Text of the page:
Evil spewed out of the urban ghettos this summer in a torrent of violence that battered at the consciences of even the most complacent Christians. Riots in dozens of cities left scores dead and hundreds maimed and injured, as well as untold property destruction. An alarmed Lyndon Johnson became the first U. S. president in many a day to call a special day of prayer for a domestic crisis. And even before the smoke cleared, new misery stalked the inner city as thousands of homeless sought food and shelter. It was hard to believe that this was really happening in America.

In the inevitable effort to assign the blame, a wide assortment of factors were cited: subversion, the new morality, plain old mischief, the liquor traffic, lack of firearms control, and Christian indifference. The truth undoubtedly lay in a combination of some of these and others. But the fiery glow of the fury made the dust jacket of Billy Graham’s best-selling World Aflame all too real and pointed with new force to the cause that underlies all the rest: human sin.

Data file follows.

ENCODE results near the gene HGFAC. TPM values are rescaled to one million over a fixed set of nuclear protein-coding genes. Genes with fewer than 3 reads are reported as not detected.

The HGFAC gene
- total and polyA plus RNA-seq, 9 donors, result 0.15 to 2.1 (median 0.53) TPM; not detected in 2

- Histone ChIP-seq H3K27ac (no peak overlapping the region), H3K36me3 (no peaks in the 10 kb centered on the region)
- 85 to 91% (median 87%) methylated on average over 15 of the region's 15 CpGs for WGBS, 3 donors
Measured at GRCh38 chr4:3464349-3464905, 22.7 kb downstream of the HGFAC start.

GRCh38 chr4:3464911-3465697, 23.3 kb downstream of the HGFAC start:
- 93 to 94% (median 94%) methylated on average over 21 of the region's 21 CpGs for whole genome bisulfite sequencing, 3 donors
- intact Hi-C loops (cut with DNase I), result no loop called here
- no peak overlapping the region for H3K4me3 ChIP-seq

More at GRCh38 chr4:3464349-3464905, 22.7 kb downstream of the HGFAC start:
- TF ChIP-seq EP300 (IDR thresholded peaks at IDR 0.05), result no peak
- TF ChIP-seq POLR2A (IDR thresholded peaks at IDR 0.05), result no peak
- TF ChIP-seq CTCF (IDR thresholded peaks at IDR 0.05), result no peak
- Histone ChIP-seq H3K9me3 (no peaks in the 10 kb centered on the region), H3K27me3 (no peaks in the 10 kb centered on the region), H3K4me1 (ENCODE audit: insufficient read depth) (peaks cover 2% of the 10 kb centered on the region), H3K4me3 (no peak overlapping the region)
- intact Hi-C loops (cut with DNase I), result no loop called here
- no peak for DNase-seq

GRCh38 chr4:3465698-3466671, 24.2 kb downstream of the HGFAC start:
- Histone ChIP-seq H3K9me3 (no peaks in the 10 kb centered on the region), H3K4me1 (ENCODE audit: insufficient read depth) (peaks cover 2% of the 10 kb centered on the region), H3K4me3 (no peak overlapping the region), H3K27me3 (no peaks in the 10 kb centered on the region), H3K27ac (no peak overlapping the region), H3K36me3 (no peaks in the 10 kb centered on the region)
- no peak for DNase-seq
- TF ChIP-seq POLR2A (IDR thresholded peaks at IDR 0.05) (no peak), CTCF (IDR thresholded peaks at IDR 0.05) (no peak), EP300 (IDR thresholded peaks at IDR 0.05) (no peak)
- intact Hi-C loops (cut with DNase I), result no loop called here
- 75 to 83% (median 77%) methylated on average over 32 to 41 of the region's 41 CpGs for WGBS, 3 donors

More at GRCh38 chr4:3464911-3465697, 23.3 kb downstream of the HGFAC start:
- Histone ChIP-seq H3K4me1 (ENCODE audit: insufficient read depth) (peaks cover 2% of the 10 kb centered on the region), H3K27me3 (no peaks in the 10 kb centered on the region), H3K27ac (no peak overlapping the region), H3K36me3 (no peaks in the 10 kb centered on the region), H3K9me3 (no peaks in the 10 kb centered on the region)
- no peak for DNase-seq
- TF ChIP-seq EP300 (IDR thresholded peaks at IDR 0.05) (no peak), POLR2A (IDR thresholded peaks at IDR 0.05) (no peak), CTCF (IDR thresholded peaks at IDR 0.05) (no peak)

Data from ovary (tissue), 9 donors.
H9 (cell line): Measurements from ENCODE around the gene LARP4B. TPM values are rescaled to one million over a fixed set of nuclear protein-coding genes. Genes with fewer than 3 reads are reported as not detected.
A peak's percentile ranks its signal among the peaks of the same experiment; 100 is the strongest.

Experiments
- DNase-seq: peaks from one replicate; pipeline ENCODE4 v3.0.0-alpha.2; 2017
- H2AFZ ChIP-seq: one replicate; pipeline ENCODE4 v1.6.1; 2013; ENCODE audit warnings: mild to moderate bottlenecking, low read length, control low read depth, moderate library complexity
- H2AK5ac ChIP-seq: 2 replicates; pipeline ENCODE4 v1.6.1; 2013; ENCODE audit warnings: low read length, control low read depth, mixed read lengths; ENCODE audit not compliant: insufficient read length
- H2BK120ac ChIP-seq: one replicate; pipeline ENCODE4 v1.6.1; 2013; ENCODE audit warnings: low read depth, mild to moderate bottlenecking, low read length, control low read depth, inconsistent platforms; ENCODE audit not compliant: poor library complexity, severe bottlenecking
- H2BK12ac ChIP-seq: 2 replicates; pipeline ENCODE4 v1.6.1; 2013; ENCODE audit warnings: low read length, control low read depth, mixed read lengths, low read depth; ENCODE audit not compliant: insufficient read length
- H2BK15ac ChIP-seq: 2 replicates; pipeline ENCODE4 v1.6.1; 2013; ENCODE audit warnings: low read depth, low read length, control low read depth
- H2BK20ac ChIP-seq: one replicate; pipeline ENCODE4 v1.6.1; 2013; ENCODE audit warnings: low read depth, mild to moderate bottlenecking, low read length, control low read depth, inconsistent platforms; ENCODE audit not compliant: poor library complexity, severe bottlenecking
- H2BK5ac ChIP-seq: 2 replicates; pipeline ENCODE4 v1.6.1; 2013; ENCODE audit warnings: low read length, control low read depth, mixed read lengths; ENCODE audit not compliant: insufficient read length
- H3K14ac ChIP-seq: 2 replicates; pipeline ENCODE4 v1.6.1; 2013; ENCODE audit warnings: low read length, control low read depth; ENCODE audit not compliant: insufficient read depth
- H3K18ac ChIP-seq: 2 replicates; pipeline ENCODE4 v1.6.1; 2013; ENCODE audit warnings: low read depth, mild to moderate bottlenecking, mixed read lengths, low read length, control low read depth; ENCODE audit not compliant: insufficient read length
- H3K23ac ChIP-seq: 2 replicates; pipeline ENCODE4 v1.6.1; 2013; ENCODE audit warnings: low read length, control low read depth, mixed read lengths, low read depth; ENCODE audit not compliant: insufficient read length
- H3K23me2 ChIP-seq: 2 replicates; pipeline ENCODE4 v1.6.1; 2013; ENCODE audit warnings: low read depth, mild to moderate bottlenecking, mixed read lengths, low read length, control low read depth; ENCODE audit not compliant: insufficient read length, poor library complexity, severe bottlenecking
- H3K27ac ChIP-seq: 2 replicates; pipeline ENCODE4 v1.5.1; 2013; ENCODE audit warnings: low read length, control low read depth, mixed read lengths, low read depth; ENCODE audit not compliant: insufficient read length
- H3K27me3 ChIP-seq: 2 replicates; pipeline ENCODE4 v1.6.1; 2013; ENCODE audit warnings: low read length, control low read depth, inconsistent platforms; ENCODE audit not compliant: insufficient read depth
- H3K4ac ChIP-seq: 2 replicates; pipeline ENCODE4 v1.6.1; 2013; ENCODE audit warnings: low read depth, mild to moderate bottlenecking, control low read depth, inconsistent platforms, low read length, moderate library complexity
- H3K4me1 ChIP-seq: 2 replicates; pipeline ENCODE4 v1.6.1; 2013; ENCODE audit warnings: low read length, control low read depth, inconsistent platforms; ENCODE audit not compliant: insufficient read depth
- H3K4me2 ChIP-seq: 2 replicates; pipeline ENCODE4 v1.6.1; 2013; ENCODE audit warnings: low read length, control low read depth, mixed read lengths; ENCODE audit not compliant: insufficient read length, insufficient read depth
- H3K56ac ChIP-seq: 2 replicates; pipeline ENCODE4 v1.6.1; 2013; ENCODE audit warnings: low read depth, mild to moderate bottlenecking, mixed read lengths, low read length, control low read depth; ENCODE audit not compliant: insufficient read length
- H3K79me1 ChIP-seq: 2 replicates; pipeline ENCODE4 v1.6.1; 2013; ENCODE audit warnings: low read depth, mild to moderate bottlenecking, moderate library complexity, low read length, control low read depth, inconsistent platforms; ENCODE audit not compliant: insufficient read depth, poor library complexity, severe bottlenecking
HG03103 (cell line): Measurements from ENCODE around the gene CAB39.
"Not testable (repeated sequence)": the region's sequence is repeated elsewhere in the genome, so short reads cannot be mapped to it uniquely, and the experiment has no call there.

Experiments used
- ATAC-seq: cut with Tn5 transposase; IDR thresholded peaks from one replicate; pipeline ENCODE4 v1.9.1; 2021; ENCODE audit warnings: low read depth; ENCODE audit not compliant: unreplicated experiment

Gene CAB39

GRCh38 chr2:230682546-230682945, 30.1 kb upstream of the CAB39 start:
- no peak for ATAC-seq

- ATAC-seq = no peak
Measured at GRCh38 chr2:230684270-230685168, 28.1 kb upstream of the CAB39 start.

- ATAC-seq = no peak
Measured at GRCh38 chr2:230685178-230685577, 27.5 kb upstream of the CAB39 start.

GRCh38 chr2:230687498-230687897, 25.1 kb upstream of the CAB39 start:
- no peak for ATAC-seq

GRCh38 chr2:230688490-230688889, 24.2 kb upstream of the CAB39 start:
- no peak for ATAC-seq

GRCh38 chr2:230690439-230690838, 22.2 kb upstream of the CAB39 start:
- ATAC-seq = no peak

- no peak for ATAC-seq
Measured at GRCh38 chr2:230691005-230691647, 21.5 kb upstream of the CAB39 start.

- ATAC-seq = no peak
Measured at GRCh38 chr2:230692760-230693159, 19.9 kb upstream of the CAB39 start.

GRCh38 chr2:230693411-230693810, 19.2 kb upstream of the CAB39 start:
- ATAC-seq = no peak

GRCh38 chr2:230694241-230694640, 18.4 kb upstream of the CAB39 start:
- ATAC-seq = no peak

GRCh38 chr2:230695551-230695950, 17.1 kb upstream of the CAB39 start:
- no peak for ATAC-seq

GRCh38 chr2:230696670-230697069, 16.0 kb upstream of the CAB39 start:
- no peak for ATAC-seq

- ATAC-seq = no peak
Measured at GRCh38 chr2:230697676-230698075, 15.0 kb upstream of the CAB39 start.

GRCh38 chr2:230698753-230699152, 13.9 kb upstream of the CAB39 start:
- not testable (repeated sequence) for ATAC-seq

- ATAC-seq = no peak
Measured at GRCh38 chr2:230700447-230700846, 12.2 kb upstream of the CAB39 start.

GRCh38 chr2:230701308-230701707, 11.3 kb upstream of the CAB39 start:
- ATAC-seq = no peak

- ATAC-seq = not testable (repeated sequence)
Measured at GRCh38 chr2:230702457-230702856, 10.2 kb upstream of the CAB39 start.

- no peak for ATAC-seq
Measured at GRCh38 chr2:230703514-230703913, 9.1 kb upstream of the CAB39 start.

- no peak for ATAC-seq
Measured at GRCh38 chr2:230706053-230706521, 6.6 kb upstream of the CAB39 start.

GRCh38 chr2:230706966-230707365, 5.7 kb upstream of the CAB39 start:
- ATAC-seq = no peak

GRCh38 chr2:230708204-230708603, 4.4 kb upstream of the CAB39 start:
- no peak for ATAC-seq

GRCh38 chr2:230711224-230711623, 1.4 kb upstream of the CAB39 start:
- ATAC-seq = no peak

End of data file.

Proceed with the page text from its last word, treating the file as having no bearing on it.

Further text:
Many Christians responded to Johnson’s prayer plea on Sunday, July 30, and some went a step further, searching their own hearts in a spirit of repentance, realizing that the summer’s sin was not exclusively that of the sniper and the slum lord but extended as well to the insensitive suburbanite.

Christians may not condone violence but “must understand it,” and will be “gravely in error” if they seek a “scapegoat in order to feel relief from our own guilt in all of this,” said Methodist Bishop Dwight E. Loder of Michigan.

A number of other individual churchmen spoke out on the causes and effects of the riots. But corporate ecclesiastical statements ...

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